I skimmed over a blog talking about first lines and out of the 20 odd examples quoted I hadn't read any of the books, but it did start me thinking about first lines.
They're important, I accept that. As a reader I know why - they either grab me, or they don't. If they don't, I may not go on to read the book. But as a writer, it becomes a whole different exercise. Maybe it shouldn't, but it does.
An opening line can set the tone for the book,
show off my grasp of the language, or simple grab your attention, which is what I think most new authors think is meant by The Hook. Or it can be something witty, in which case you might think A-ha! I like this sense of humour and take the book home. If the author doesn't keep up that sense of humour, the relationship is doomed.
I suspect each book, and each first line, operates under different drivers depending on the type of book. Thriller, romance, literary novel? Should it be a question? Some profound insight? Something lyrical? Or should we start the action off and running, as Shakespeare used to do?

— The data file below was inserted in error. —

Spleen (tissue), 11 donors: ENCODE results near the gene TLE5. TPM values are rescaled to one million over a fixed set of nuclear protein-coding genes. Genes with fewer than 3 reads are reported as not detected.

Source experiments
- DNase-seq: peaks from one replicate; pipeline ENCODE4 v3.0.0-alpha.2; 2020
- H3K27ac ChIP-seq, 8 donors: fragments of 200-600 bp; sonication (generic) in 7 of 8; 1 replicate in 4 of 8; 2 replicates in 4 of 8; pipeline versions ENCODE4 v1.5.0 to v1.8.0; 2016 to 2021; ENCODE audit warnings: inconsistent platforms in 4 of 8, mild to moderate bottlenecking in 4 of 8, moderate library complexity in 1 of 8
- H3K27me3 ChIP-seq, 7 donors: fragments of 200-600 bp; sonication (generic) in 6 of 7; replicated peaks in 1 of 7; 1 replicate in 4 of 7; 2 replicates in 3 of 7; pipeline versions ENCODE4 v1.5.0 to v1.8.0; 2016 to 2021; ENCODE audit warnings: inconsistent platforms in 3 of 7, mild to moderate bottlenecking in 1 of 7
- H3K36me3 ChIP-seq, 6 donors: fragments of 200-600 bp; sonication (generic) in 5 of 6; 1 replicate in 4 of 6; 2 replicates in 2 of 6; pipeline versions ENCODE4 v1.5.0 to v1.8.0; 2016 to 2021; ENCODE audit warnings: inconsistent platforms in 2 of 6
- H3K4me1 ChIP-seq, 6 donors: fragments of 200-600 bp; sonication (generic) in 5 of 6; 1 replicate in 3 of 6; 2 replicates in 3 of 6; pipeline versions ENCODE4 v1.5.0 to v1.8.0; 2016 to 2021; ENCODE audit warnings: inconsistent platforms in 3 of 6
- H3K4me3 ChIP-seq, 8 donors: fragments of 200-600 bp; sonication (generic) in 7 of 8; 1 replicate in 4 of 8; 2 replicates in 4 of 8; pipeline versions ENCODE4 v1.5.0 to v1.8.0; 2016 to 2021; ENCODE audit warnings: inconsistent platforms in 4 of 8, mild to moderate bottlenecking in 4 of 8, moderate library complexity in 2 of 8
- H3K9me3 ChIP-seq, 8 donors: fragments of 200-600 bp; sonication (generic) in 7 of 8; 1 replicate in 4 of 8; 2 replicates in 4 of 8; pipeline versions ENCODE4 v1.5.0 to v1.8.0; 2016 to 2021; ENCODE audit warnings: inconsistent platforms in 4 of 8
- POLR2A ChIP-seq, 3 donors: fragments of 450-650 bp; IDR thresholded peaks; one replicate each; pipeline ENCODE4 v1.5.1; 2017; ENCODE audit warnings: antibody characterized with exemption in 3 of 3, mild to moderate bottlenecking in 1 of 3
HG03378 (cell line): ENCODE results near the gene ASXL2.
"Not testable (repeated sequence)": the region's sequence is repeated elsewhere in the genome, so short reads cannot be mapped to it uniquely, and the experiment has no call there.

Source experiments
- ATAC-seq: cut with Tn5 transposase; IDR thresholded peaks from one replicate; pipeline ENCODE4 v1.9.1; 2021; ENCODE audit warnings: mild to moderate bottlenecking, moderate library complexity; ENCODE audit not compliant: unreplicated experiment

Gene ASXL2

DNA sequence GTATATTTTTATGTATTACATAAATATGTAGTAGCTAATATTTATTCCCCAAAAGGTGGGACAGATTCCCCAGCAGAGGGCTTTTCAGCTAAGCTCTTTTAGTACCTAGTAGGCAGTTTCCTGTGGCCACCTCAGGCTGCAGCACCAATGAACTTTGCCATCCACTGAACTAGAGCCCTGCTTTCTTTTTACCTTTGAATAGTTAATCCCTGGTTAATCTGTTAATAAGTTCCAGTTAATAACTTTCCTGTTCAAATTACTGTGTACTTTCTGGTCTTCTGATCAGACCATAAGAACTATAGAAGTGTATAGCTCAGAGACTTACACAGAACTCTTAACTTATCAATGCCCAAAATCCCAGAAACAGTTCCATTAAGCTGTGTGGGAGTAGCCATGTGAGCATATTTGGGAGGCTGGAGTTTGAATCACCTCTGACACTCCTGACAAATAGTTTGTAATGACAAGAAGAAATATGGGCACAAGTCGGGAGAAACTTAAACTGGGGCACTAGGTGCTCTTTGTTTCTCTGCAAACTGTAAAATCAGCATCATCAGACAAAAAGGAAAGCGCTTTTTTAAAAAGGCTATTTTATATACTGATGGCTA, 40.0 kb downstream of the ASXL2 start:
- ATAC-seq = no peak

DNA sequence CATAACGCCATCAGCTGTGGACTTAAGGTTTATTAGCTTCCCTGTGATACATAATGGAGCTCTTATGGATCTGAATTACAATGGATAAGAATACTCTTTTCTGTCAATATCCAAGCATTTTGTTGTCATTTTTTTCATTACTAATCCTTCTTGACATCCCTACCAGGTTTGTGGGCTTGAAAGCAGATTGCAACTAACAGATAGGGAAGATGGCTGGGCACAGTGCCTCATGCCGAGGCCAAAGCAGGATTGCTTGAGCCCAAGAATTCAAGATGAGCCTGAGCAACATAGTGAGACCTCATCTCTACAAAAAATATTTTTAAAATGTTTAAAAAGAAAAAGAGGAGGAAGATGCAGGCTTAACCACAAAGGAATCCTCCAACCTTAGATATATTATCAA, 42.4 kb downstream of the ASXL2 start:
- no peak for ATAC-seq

How do we ever decide? And why am I not surprised that the first page is the bit that gets changed the most!
Here are 3 examples. I guantee you will know the first one; but what about the next two?
(1) "It is a truth universally acknowledged, that a single man in possession of a fortune, must be in want of a wife."
(2) "Left Munich at 8.35pm on 1st May, arriving at Vienna early next morning; should have arrived at 6.46, but the train was an hour late."
(3) "Every woman should marry for her own advantage since her husband will represent her, as visible as her front door, for the rest of his life."